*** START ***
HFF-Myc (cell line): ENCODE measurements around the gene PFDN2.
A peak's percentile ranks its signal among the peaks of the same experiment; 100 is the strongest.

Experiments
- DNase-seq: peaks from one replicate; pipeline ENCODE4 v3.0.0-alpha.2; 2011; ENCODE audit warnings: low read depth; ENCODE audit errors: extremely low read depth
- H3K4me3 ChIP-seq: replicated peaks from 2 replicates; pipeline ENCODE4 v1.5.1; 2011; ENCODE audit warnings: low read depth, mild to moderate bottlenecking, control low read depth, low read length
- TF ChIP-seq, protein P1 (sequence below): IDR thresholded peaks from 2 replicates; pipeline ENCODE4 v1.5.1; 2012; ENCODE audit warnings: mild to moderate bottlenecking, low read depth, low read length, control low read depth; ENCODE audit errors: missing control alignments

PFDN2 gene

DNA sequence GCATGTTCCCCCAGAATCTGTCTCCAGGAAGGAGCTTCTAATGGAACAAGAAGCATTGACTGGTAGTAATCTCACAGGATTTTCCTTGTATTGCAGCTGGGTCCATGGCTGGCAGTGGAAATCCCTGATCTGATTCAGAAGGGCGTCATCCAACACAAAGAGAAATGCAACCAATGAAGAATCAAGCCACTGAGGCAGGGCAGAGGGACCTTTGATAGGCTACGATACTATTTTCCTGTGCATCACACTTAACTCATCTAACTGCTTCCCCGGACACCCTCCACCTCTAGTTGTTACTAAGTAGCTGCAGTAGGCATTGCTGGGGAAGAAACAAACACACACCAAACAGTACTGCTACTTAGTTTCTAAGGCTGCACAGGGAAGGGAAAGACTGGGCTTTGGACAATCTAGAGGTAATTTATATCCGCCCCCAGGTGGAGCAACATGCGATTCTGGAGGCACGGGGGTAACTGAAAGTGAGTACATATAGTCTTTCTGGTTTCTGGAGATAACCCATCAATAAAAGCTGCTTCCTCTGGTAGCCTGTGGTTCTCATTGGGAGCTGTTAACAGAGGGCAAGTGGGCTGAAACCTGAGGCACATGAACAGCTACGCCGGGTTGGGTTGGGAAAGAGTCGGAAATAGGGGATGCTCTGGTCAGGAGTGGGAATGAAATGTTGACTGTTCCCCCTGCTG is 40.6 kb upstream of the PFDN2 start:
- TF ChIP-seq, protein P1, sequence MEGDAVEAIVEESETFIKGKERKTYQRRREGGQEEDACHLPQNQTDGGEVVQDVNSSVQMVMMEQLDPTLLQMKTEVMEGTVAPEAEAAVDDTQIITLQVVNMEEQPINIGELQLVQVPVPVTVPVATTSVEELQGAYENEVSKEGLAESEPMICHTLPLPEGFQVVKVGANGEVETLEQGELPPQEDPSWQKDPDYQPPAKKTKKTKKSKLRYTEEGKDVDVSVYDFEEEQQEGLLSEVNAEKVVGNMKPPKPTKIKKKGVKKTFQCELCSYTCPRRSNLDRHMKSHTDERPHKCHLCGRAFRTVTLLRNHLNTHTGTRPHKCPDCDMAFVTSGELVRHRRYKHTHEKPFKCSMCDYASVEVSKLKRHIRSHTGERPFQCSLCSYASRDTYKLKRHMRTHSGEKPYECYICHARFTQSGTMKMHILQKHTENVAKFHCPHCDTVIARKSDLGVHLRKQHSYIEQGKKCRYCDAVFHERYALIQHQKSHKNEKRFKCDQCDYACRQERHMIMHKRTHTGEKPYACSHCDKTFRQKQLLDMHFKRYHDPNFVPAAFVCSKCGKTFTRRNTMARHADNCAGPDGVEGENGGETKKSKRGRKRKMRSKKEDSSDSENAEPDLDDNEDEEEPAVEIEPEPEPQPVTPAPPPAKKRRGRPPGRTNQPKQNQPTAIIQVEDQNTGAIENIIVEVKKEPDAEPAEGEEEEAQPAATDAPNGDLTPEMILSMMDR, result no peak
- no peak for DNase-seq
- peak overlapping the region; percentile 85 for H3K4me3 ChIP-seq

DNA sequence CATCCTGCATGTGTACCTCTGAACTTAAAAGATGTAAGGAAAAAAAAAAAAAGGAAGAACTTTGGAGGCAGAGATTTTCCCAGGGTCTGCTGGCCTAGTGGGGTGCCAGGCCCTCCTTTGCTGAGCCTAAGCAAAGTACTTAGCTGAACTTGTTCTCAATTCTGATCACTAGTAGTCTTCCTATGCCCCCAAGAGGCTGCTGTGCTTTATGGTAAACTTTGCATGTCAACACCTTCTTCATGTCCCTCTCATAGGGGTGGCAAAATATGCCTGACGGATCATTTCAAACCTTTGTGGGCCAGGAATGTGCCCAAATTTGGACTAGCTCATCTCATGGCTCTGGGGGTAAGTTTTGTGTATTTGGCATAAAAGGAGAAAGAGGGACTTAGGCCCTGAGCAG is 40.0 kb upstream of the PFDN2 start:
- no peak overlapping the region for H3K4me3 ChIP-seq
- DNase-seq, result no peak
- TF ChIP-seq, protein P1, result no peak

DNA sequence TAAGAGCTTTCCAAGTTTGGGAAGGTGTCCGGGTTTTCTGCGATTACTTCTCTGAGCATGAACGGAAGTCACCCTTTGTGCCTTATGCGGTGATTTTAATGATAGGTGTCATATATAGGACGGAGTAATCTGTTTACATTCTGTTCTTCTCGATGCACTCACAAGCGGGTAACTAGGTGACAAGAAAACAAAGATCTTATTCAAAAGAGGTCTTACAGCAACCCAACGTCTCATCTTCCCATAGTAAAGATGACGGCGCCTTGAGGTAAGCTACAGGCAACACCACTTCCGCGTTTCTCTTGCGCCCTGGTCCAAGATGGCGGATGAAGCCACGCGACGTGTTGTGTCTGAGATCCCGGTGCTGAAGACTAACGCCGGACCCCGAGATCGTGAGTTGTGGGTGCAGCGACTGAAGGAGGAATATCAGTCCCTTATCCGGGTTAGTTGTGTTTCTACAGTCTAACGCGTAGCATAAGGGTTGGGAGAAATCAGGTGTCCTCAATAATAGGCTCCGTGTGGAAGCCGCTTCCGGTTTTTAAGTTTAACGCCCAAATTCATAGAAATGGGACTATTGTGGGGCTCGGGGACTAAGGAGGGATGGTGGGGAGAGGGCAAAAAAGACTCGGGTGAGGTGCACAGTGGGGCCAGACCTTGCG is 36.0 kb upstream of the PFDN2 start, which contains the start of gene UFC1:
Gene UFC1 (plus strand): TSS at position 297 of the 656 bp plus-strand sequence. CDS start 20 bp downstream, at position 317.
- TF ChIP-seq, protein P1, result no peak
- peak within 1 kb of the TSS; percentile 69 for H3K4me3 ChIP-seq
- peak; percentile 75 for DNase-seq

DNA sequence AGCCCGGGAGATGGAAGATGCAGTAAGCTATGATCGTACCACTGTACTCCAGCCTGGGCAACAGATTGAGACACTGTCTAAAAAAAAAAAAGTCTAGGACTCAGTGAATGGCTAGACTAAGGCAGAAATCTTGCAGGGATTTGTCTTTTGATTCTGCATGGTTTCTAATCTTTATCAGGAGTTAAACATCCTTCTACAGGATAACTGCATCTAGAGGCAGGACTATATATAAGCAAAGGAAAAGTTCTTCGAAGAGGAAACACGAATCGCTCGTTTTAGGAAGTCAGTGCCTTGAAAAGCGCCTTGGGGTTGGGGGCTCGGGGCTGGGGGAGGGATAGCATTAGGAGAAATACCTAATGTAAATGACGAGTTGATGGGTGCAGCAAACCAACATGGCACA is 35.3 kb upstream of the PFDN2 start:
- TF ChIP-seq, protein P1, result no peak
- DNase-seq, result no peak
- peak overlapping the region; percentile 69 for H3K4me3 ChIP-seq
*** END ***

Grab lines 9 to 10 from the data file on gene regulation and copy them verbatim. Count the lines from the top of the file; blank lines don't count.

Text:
- TF ChIP-seq, protein P1, sequence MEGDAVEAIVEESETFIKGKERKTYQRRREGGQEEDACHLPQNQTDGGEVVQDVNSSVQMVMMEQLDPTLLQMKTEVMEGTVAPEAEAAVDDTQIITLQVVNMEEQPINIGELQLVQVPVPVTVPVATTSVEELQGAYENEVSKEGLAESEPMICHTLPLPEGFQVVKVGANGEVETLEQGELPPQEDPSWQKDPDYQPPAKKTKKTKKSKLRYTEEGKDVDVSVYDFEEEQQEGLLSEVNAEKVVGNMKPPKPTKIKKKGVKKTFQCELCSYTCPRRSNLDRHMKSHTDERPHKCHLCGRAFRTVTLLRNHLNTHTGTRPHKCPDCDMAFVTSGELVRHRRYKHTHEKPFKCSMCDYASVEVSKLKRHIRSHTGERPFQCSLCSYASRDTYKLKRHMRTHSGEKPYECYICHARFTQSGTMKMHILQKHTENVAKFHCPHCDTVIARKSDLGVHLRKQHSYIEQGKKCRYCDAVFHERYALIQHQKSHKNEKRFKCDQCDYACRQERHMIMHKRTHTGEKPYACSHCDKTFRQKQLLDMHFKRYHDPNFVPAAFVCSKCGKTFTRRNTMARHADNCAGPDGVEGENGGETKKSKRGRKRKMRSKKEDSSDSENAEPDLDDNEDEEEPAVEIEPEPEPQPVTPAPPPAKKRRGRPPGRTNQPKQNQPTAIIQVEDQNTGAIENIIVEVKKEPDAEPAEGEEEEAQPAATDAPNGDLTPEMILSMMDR, result no peak
- no peak for DNase-seq